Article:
TOPEKA — The House budget committee scrutinized a measure Thursday selling bonds backed by tobacco litigation settlements to help fill the next two fiscal years’ projected $900 million deficit.
Gov. Sam Brownback floated a similar proposal in the 2016 legislative session, but it was met with resistance.
Andover Republican Sen. Ty Masterson spoke in favor of House Bill 2430, which would allow the sale of a portion of the state’s annual payment from the national tobacco settlement of a lawsuit. He suggested the state could generate $320 million immediately for the budget by selling off about $19 million in annual revenue for the next 30 years.
Masterson said such a deal would provide an infusion of cash to cover the past two years of deferred state payments to the Kansas Public Employees Retirement System.
“It’s the difference between being behind on my mortgage and caught up on my mortgage,” Masterson said.
Rep. Larry Campbell, R-Olathe, and Rep. Barbara Ballard, D-Lawrence, questioned during a meeting of the House Appropriations Committee the astuteness of a plan that captures $320 million now rather than $530 million.
“Are we willing to give away $530 million over time for $320 million today?” Campbell asked.
Attorney General Derek Schmidt said in a statement the bill is a “bad financial trade” that weakens the state’s ability to protect future tobacco settlement revenue.
A portion of the money currently received from the tobacco settlement is allocated to the Children’s Initiatives Fund.
Ballard said she thought selling off $19 million for 30 years would negatively affect three decades of young peoples’ lives and doubted the proposal would be considered if the state weren’t facing a budget crisis.
Eric Stafford, vice president of government affairs with the Kansas Chamber of Commerce, testified in favor of the measure.
“We just want to express support for efforts and ideas that balance the budget without requiring tax increases,” Stafford said.
He faced tough questions from the committee.
“While this seems to be a proposal that would balance the budget for the near term, it seems like it may cause further imbalance in the future,” said Rep. Don Schroeder, R-Hesston. “I’d like to ask you then, would you care to share with us where you would prefer to cut the budget in order to make it balanced?”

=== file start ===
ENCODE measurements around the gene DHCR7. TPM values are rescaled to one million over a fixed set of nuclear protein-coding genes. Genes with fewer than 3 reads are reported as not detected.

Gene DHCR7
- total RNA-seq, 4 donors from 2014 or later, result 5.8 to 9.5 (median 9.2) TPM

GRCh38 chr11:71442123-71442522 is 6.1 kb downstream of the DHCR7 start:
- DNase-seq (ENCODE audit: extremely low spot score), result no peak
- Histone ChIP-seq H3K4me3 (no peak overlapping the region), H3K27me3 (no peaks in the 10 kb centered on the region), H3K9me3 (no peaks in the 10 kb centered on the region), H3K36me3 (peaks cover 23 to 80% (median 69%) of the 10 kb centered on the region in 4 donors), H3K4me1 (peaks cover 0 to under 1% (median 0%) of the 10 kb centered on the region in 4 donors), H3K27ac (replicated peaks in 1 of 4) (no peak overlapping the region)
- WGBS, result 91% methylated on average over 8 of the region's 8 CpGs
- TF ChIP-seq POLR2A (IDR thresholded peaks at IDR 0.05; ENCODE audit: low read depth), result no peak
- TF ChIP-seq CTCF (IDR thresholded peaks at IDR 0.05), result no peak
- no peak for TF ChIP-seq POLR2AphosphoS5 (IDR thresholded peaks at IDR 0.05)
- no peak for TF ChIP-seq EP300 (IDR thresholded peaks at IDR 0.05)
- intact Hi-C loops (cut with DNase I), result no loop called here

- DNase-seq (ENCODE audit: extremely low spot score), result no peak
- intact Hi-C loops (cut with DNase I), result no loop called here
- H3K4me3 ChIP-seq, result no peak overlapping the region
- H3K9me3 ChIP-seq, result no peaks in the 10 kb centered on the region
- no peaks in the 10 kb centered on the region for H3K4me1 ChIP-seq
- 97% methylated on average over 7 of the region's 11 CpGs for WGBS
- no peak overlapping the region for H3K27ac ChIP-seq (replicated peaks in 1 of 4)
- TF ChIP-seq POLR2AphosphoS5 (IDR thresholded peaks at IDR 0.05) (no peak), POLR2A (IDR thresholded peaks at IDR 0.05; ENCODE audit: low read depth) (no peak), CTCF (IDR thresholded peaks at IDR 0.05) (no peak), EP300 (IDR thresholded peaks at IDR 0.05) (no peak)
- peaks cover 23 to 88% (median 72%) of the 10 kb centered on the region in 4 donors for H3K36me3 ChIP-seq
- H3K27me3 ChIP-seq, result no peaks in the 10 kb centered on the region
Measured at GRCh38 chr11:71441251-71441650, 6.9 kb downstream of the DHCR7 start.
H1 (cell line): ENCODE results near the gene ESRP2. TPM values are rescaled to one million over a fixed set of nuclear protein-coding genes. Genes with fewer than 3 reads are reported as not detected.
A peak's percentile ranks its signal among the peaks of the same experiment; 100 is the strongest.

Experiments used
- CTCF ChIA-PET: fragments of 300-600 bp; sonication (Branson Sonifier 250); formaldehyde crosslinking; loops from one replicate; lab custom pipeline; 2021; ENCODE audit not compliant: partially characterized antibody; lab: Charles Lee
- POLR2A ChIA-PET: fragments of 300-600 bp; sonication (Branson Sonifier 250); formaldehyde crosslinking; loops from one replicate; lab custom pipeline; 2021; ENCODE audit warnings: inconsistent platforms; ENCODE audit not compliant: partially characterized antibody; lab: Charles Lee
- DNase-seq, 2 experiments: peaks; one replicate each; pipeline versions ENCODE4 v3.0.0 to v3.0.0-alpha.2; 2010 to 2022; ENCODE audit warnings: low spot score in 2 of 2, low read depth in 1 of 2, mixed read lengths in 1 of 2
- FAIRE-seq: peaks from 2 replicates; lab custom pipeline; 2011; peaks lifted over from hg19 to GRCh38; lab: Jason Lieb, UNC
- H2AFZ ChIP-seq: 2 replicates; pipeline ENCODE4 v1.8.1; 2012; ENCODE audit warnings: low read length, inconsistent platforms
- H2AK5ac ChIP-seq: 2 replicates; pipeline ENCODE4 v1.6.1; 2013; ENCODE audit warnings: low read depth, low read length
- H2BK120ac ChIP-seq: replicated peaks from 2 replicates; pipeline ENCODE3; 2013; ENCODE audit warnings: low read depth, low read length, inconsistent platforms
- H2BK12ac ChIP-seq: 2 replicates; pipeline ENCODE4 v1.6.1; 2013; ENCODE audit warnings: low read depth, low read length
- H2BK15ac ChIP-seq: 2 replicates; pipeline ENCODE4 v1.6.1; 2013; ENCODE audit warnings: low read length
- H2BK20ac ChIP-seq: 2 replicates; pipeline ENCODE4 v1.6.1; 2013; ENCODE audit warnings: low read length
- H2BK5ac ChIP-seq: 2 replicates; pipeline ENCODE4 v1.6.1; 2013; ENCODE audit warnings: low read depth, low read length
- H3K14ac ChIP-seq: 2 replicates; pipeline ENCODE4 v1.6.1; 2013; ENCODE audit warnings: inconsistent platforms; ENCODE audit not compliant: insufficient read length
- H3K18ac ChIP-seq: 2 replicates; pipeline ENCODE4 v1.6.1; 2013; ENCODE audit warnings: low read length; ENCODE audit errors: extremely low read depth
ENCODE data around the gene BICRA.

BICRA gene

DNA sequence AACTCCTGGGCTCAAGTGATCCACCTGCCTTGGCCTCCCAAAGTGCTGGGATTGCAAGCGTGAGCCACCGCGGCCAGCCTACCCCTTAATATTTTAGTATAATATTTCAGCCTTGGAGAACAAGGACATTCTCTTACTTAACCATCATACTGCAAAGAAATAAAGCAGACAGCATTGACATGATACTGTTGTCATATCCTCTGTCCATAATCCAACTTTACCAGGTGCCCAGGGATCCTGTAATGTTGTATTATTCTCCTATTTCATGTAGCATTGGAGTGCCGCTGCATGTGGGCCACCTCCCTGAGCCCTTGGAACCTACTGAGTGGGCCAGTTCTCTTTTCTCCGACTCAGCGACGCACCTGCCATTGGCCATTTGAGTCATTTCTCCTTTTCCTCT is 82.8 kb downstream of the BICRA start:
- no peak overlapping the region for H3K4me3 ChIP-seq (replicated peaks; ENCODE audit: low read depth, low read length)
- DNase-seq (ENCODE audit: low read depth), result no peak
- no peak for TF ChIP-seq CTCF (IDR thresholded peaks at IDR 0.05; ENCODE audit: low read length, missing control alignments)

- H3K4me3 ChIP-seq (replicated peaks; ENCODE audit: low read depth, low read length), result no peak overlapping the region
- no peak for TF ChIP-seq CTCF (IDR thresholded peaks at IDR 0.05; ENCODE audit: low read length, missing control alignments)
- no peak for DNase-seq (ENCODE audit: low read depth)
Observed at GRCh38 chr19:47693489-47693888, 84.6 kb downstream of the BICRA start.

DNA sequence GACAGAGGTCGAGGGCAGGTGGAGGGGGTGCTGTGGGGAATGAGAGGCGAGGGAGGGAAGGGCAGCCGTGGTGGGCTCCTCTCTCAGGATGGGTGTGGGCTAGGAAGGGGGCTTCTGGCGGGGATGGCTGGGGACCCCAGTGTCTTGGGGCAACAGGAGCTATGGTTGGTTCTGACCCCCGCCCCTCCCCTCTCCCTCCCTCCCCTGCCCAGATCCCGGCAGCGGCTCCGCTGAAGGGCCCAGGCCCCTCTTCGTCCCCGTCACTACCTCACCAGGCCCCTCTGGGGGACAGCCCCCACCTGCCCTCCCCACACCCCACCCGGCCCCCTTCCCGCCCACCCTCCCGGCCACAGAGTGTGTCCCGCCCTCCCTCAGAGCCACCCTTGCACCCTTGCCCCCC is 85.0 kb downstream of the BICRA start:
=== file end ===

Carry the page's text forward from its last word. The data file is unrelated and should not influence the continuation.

Stafford said they were the elected officials who have the duty to review budgets — a reply with which Schroeder wasn’t satisfied.
“Little bit of credibility loss,” Shroeder replied.
Rep. Erin Davis, an Olathe Republican, pointed out that the measure wouldn’t be enough to fill the state’s deficit and tax increases would still be necessary.
The bill to sell off, or securitize, the tobacco payments is opposed by a number of youth- and health-related organizations and the Kansas Attorney General’s Office.
“On the 104th day of the 2017 legislative session, we repeat our request that we started with in January and respectfully ask the committee reject any proposal to securitize any portion of the tobacco settlement,” said Annie McKay, president and CEO of Kansas Action for Children.
McKay and Rep. Monica Murnan, D-Pittburg, voiced support for programs created by the Children’s Initiatives Fund.
“If we invest early in little kids as we had intended to, we will save the state a great deal of money in the long run,” McKay said.
Programs supported by the children’s fund served about 200,000 children in the state last year, according to McKay.